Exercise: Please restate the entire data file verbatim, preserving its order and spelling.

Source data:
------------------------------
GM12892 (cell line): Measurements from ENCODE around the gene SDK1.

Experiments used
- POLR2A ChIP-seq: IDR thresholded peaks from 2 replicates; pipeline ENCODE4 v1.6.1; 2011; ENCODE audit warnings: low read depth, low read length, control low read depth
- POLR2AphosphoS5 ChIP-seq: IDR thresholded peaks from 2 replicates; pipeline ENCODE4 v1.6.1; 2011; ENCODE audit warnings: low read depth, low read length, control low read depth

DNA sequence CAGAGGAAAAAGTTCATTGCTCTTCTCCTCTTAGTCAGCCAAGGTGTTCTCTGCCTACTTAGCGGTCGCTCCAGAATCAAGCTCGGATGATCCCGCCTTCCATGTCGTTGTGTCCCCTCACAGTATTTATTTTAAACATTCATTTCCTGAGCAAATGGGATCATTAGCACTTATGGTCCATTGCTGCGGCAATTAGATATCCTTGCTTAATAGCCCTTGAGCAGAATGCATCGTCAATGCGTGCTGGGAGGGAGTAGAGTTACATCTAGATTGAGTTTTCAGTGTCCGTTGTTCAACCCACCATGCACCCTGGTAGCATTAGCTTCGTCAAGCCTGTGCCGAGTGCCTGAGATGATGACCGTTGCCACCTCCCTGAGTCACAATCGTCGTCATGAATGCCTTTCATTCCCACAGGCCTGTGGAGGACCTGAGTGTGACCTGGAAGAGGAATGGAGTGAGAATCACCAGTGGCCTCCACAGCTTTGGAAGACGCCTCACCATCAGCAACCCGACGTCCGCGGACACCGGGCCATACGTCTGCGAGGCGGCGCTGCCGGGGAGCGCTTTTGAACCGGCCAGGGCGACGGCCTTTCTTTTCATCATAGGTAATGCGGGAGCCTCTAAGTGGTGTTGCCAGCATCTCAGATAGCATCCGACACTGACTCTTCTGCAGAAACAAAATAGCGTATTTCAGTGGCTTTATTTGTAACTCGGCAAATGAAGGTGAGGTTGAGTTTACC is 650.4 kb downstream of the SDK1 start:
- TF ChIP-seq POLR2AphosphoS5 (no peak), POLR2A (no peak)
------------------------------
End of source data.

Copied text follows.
GM12892 (cell line): Measurements from ENCODE around the gene SDK1.

Experiments used
- POLR2A ChIP-seq: IDR thresholded peaks from 2 replicates; pipeline ENCODE4 v1.6.1; 2011; ENCODE audit warnings: low read depth, low read length, control low read depth
- POLR2AphosphoS5 ChIP-seq: IDR thresholded peaks from 2 replicates; pipeline ENCODE4 v1.6.1; 2011; ENCODE audit warnings: low read depth, low read length, control low read depth

DNA sequence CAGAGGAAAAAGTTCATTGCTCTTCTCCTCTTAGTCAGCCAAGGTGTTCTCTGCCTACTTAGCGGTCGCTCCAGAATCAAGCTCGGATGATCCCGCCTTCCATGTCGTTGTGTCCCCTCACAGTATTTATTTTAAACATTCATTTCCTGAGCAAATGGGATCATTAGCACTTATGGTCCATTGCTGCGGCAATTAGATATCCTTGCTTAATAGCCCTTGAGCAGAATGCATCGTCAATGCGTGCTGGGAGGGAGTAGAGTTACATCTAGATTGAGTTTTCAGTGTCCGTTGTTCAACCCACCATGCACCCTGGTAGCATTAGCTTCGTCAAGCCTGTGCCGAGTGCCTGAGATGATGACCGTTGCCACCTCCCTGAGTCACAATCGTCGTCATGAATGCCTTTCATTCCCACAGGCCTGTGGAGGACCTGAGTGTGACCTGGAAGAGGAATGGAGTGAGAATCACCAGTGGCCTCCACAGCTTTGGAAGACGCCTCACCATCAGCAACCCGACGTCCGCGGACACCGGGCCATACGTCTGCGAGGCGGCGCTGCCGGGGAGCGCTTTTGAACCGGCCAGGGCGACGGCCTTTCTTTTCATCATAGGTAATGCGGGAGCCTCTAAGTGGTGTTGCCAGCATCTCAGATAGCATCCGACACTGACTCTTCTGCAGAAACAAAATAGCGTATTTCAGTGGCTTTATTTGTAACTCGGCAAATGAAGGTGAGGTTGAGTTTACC is 650.4 kb downstream of the SDK1 start:
- TF ChIP-seq POLR2AphosphoS5 (no peak), POLR2A (no peak)